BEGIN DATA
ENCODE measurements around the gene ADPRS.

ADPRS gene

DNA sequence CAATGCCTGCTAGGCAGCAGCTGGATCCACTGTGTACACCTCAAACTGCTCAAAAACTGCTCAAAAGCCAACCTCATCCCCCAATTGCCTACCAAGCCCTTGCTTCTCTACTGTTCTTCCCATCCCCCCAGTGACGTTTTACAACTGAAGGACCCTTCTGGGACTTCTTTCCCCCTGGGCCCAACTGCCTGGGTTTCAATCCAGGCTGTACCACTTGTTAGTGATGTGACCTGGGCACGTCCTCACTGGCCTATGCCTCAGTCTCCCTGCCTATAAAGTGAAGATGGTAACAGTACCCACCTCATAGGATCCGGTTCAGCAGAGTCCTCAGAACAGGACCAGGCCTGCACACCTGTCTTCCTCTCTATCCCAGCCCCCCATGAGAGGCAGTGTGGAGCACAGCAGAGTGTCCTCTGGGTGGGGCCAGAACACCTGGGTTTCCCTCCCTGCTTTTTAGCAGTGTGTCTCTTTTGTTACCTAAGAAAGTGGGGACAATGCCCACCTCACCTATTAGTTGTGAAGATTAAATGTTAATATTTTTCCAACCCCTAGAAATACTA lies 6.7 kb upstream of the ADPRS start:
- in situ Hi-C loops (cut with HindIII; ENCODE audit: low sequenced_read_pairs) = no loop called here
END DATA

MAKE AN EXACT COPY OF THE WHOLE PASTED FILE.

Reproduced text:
ENCODE measurements around the gene ADPRS.

ADPRS gene

DNA sequence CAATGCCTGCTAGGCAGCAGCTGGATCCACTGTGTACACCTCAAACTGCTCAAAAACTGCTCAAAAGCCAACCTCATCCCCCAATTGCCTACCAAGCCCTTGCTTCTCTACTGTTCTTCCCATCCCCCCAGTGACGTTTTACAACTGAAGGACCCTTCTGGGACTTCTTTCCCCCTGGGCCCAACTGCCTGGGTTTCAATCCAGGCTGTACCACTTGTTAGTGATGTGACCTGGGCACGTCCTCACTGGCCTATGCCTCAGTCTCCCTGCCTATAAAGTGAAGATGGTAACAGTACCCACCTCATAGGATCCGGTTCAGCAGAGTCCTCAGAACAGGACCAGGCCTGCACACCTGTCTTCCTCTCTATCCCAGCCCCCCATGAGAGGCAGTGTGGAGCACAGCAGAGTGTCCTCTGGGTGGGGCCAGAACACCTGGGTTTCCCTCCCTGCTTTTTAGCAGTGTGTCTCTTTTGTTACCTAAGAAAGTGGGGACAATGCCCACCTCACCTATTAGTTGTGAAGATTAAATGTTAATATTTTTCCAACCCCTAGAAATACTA lies 6.7 kb upstream of the ADPRS start:
- in situ Hi-C loops (cut with HindIII; ENCODE audit: low sequenced_read_pairs) = no loop called here